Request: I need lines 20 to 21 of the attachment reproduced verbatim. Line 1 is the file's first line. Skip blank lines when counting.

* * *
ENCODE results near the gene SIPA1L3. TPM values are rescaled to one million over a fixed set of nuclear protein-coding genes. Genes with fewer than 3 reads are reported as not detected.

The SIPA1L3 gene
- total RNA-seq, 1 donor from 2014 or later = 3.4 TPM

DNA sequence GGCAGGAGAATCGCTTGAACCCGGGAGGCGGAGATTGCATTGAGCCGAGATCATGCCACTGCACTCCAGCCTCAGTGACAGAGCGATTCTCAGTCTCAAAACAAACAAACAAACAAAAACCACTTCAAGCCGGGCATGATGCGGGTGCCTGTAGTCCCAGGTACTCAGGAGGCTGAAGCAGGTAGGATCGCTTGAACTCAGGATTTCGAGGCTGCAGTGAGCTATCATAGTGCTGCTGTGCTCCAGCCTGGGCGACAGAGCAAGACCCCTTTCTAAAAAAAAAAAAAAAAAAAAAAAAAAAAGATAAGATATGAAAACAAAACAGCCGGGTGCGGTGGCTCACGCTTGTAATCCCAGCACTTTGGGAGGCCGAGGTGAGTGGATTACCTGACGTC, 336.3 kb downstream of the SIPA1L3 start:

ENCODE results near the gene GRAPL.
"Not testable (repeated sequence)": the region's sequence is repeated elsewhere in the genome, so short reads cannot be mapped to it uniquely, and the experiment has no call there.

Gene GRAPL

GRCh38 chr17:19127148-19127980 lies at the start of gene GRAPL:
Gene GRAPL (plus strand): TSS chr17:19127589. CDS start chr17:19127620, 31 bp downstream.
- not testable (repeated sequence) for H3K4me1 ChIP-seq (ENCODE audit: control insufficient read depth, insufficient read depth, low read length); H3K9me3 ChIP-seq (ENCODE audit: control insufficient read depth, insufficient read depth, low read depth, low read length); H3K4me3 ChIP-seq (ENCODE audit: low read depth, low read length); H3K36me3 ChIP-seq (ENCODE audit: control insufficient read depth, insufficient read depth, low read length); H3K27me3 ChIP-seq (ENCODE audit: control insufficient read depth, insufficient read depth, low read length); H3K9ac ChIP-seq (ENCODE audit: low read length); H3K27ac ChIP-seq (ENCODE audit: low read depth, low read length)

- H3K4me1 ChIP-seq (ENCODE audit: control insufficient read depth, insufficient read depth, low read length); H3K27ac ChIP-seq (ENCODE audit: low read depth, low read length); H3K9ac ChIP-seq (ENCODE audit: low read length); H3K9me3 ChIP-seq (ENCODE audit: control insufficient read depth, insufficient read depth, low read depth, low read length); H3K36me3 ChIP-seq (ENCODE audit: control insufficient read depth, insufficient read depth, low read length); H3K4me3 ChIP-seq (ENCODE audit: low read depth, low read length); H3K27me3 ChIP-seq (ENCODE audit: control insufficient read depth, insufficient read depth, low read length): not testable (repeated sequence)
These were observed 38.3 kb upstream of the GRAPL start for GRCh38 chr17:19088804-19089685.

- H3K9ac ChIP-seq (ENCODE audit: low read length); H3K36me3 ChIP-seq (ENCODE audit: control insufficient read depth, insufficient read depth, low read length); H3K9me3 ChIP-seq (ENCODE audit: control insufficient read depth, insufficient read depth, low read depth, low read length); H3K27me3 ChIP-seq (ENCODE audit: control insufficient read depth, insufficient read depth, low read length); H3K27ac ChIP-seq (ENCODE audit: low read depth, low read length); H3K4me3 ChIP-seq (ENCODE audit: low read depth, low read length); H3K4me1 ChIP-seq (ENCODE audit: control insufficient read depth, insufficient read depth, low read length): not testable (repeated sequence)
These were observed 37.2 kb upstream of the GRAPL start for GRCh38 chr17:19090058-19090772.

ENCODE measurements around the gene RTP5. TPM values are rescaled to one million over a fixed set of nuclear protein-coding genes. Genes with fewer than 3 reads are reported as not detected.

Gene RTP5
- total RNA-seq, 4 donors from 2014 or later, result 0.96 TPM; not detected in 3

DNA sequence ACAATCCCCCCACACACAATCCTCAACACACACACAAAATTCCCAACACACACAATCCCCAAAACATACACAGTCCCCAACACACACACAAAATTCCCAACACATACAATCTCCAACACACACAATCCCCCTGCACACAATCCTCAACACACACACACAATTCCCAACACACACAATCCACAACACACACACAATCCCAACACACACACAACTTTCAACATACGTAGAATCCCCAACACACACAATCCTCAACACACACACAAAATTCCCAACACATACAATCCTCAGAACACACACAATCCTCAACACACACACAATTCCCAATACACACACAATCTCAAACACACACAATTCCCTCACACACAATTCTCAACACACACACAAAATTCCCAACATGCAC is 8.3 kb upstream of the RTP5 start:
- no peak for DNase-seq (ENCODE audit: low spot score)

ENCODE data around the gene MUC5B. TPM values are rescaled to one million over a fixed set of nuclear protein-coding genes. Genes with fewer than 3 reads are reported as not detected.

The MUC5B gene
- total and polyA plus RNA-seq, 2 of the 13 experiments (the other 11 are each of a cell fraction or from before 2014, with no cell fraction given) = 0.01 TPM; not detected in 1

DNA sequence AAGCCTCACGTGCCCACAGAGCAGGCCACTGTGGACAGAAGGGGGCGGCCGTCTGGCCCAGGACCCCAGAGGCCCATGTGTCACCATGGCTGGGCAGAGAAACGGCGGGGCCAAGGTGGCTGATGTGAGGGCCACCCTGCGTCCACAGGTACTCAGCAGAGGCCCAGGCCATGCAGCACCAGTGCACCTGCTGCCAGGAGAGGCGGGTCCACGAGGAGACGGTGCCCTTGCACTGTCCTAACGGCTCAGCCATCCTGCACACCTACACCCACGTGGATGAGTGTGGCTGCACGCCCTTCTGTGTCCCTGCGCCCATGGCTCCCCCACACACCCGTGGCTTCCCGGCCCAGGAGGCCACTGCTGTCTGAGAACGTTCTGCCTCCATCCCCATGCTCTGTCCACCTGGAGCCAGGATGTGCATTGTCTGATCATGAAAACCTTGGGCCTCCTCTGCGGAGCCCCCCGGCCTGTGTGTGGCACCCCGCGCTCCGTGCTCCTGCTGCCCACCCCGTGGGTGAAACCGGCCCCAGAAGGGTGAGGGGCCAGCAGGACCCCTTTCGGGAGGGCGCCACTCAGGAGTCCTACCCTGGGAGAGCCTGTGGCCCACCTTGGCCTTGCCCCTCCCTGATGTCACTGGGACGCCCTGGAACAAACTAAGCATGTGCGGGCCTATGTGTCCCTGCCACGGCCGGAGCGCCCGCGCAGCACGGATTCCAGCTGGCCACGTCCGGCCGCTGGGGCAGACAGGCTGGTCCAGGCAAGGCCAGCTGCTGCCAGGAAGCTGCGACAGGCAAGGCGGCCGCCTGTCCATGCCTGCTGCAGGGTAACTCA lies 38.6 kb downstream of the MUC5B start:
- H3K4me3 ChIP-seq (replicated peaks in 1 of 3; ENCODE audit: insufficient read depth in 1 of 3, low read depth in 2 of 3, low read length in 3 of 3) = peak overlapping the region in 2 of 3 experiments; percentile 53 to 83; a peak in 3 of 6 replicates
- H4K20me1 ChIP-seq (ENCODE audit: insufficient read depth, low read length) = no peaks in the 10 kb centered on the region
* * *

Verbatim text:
ENCODE data around the gene MUC5B. TPM values are rescaled to one million over a fixed set of nuclear protein-coding genes. Genes with fewer than 3 reads are reported as not detected.

The MUC5B gene